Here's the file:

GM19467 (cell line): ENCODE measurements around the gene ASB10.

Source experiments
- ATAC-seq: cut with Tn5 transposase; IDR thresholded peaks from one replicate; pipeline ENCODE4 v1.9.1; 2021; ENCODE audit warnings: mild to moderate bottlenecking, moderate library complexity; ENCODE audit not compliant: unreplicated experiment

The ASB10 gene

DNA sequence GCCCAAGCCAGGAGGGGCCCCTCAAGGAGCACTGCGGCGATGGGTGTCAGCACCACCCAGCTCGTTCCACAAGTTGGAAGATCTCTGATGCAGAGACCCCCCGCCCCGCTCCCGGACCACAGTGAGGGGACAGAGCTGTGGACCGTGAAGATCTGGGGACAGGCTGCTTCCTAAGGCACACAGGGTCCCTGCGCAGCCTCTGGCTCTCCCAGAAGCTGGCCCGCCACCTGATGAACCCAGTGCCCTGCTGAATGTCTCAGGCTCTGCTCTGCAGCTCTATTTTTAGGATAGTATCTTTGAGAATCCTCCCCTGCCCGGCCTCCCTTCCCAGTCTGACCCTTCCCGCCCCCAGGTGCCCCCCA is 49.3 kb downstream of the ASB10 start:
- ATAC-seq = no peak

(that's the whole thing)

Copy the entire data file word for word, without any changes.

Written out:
GM19467 (cell line): ENCODE measurements around the gene ASB10.

Source experiments
- ATAC-seq: cut with Tn5 transposase; IDR thresholded peaks from one replicate; pipeline ENCODE4 v1.9.1; 2021; ENCODE audit warnings: mild to moderate bottlenecking, moderate library complexity; ENCODE audit not compliant: unreplicated experiment

The ASB10 gene

DNA sequence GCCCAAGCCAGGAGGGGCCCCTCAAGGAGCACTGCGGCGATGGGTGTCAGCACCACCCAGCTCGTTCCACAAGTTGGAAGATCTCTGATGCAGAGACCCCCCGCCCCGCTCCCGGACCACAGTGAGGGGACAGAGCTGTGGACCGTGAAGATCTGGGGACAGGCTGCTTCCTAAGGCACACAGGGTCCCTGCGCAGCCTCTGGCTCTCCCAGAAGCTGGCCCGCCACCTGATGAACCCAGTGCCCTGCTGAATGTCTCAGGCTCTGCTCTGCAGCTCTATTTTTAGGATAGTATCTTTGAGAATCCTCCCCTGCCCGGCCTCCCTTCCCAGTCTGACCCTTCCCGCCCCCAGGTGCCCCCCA is 49.3 kb downstream of the ASB10 start:
- ATAC-seq = no peak